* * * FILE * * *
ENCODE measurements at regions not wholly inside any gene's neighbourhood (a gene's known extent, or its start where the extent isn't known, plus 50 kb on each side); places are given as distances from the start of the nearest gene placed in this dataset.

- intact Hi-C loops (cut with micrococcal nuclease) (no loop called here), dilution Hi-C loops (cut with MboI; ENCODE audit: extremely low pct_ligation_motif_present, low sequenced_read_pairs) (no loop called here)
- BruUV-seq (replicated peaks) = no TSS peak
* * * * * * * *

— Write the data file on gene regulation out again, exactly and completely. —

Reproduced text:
ENCODE measurements at regions not wholly inside any gene's neighbourhood (a gene's known extent, or its start where the extent isn't known, plus 50 kb on each side); places are given as distances from the start of the nearest gene placed in this dataset.

- intact Hi-C loops (cut with micrococcal nuclease) (no loop called here), dilution Hi-C loops (cut with MboI; ENCODE audit: extremely low pct_ligation_motif_present, low sequenced_read_pairs) (no loop called here)
- BruUV-seq (replicated peaks) = no TSS peak